But aren't companies dealing with the same issues in the offline marketing world too??! I think that with some creativity there are many ways to use Facebook to your advantage!

Saturday, December 5, 2009

YouTube's biggest showoffs....

A new fashion-related viral video trend are haul videos that are mainly posted on Youtube. People (predominantly teenage girls) talk in more or less short videos about where they just went shopping and show what they bought there. Some of them even mentioned prices of every single piece.

Fashion companies have been following the individuals that are showing off their merchandise. The industry is sceptical on using haul videos for advertising purposes. Although these videos can be used to gather some feedback from customers and fans, I think (and I hope) this tool will not make it into the tool mix of e-marketers in fashion companies.

Those of you who have no idea what I'm talking about have to see this video:

Friday, November 27, 2009

GAP sets benchmark for mobile marketing

Since we have been discussing the possibilities of mobile marketing in our last e-marketing class, I was curious to see if there is a fashion company that makes use of this promising marketing tool. The company that I stumbled upon first was the Gap, which ended up being a pretty interesting story.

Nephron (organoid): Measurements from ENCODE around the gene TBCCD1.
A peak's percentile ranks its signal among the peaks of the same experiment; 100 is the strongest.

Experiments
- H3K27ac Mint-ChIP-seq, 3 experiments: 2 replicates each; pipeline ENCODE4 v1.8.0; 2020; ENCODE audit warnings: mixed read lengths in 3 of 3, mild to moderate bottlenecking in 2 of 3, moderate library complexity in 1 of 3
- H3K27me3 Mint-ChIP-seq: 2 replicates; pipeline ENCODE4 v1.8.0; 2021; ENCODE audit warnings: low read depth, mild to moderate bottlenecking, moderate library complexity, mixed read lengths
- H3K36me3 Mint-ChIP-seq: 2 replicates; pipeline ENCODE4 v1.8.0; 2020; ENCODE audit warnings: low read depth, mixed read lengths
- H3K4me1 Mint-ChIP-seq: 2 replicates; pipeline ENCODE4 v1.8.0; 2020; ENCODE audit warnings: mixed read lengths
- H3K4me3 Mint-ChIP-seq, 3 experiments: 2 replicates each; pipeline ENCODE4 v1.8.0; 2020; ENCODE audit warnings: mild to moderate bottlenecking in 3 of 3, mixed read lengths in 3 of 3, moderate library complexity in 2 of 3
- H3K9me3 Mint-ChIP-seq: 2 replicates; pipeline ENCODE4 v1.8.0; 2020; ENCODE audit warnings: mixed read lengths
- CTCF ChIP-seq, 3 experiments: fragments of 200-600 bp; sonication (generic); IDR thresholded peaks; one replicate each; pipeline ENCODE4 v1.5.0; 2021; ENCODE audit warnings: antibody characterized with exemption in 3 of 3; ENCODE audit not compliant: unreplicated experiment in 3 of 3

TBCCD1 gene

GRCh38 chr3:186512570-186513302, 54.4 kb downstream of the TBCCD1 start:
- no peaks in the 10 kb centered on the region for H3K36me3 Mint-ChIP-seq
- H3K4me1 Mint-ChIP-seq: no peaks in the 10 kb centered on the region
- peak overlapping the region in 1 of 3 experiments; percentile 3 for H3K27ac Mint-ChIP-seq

The fashion retailer launched a competition this summer asking people to come up with ideas about what GAP could be doing with the iPhone. The winner who was announced in August 2009 was a company called IntuApps whose ideas were later used for the development of an app called Gap StyleMixer. This is a short demo of the app IntuApps developed:

The final version of the social shopping app enables users to mix and matches clothes, find inspiration, get advice and more. StyleMixer can help the user to organize outfits that can be shared on Facebook to get feedback from friends. Users can even integrated clothes from their own closets. But the most revolutionary part of the app is the fact that the app unlocks special denim discounts when users are near a Gap store by using GPS technology.

And this is how the app and a discount look like:

I think Gap has done a great job in incorporating mobile technology into its e-marketing strategy. Gap fans can discover new trends and items and share it right away with their friends. However, many users have complained about the lack of items in this app. There is obviously no point in putting together outfits if there are not enough items to choose from. Especially with the store discount function, this app shows great potential for Gap. Nevertheless, the retailer has to make sure that a better selection of merchandise is included so that Gap fans can use it to its full extent.